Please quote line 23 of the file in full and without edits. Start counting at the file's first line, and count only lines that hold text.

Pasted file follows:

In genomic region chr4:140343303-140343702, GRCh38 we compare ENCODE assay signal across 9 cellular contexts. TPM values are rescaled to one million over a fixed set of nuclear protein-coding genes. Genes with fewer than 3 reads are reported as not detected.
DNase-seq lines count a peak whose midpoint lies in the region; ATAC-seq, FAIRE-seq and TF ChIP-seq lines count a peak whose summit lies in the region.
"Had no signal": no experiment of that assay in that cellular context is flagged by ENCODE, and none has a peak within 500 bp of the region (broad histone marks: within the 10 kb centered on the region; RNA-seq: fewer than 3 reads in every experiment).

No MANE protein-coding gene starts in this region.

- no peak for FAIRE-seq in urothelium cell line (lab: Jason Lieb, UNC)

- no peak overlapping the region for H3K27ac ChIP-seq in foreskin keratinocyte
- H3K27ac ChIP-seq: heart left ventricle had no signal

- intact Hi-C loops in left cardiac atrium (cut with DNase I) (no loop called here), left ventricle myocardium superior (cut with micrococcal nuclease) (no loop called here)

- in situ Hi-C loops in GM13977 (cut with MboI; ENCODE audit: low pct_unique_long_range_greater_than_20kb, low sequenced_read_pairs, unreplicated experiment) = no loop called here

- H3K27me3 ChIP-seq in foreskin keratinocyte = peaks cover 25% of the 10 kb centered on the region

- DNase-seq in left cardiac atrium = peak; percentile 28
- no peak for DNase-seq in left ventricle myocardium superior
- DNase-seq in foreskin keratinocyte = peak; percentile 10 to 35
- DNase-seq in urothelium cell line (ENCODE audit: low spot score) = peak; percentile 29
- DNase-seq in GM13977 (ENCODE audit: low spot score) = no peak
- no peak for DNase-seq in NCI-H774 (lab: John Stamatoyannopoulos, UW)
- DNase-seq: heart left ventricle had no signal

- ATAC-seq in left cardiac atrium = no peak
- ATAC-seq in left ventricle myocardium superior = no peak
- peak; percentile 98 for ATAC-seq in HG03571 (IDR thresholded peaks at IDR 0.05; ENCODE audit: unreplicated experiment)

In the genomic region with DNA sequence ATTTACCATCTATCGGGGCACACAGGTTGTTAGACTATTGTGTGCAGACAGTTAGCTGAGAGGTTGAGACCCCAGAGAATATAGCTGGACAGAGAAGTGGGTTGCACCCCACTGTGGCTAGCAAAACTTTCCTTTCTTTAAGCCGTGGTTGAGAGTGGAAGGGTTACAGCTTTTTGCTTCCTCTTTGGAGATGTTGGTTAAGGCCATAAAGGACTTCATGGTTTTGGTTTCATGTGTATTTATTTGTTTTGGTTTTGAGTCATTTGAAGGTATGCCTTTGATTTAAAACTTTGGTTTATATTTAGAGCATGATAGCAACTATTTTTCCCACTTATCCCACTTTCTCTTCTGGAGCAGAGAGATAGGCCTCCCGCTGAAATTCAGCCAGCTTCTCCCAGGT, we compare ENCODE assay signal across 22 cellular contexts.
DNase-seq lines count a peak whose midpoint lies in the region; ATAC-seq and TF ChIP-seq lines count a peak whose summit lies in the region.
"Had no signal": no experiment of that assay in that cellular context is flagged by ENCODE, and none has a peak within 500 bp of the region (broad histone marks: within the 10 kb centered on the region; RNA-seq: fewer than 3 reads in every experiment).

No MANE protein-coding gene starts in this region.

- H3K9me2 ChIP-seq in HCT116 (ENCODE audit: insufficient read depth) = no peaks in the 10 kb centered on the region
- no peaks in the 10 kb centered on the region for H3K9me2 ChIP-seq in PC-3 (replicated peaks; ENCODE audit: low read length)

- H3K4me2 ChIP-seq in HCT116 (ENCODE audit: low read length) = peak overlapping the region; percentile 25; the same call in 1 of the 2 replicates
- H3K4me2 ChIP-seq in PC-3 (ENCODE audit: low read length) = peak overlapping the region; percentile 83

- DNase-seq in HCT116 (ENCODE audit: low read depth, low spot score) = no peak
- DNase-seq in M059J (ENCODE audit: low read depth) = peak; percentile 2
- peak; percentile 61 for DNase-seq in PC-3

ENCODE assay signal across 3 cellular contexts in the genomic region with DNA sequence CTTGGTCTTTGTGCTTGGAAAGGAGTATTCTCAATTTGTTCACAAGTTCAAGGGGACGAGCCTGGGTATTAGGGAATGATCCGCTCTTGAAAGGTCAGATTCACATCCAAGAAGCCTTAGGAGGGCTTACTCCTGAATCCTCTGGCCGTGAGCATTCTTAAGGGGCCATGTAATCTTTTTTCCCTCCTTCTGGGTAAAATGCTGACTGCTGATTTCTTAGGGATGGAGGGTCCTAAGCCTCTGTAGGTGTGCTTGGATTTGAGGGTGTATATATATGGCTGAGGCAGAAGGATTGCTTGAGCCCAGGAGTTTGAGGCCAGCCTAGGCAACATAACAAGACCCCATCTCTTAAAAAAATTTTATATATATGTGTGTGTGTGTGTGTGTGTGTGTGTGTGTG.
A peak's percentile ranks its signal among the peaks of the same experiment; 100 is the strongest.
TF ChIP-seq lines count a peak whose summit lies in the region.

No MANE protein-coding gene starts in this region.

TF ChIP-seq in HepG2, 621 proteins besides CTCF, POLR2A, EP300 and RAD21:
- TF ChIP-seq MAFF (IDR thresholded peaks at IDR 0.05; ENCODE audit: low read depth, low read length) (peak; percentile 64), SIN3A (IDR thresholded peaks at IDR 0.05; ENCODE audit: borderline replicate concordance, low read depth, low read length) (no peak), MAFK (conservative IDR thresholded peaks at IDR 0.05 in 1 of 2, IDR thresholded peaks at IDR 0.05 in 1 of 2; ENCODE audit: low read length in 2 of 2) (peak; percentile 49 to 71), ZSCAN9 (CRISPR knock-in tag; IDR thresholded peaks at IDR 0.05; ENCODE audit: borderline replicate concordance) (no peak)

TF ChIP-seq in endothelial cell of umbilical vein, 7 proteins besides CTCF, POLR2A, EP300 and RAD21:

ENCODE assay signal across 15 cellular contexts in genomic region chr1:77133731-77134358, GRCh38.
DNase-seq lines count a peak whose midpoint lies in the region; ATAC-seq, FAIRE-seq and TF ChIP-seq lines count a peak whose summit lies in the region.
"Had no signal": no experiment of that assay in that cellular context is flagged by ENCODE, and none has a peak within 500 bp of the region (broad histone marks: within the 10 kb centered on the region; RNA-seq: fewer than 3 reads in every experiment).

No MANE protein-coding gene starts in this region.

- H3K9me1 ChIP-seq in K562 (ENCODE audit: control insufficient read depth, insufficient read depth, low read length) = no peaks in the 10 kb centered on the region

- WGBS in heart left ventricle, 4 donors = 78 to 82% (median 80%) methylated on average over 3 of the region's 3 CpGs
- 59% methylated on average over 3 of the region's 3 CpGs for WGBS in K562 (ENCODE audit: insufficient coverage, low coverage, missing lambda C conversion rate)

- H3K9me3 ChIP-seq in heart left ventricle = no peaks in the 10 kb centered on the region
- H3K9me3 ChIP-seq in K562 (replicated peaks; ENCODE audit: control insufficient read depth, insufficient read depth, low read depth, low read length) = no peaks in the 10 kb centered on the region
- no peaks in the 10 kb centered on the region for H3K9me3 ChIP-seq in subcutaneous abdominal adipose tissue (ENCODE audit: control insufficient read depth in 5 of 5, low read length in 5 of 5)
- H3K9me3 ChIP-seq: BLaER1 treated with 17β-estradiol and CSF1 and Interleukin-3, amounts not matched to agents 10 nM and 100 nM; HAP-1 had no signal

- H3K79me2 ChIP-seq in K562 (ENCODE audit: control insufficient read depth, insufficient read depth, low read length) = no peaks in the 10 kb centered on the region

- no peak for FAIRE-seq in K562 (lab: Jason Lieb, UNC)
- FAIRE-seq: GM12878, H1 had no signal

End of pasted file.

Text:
"Had no signal": no experiment of that assay in that cellular context is flagged by ENCODE, and none has a peak within 500 bp of the region (broad histone marks: within the 10 kb centered on the region; RNA-seq: fewer than 3 reads in every experiment).